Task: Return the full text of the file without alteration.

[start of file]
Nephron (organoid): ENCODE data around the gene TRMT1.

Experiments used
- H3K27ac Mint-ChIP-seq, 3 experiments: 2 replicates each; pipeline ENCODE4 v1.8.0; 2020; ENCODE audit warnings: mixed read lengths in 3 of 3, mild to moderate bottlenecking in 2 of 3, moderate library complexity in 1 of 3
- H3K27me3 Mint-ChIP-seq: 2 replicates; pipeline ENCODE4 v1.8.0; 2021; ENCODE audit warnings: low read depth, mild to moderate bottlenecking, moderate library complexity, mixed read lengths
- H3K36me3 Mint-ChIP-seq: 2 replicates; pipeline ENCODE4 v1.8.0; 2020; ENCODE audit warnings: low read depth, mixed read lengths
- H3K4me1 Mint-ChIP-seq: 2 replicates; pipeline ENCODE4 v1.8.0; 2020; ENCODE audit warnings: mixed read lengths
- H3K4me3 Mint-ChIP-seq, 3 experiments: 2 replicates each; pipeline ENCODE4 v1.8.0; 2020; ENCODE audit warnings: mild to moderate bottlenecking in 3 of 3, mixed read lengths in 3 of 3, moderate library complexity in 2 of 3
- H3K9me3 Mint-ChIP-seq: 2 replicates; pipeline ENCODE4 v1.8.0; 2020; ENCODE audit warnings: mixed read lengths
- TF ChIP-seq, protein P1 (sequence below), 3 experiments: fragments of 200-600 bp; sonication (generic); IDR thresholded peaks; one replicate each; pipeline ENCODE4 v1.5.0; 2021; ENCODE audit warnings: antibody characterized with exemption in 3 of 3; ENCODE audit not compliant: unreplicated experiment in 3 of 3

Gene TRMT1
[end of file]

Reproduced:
Nephron (organoid): ENCODE data around the gene TRMT1.

Experiments used
- H3K27ac Mint-ChIP-seq, 3 experiments: 2 replicates each; pipeline ENCODE4 v1.8.0; 2020; ENCODE audit warnings: mixed read lengths in 3 of 3, mild to moderate bottlenecking in 2 of 3, moderate library complexity in 1 of 3
- H3K27me3 Mint-ChIP-seq: 2 replicates; pipeline ENCODE4 v1.8.0; 2021; ENCODE audit warnings: low read depth, mild to moderate bottlenecking, moderate library complexity, mixed read lengths
- H3K36me3 Mint-ChIP-seq: 2 replicates; pipeline ENCODE4 v1.8.0; 2020; ENCODE audit warnings: low read depth, mixed read lengths
- H3K4me1 Mint-ChIP-seq: 2 replicates; pipeline ENCODE4 v1.8.0; 2020; ENCODE audit warnings: mixed read lengths
- H3K4me3 Mint-ChIP-seq, 3 experiments: 2 replicates each; pipeline ENCODE4 v1.8.0; 2020; ENCODE audit warnings: mild to moderate bottlenecking in 3 of 3, mixed read lengths in 3 of 3, moderate library complexity in 2 of 3
- H3K9me3 Mint-ChIP-seq: 2 replicates; pipeline ENCODE4 v1.8.0; 2020; ENCODE audit warnings: mixed read lengths
- TF ChIP-seq, protein P1 (sequence below), 3 experiments: fragments of 200-600 bp; sonication (generic); IDR thresholded peaks; one replicate each; pipeline ENCODE4 v1.5.0; 2021; ENCODE audit warnings: antibody characterized with exemption in 3 of 3; ENCODE audit not compliant: unreplicated experiment in 3 of 3

Gene TRMT1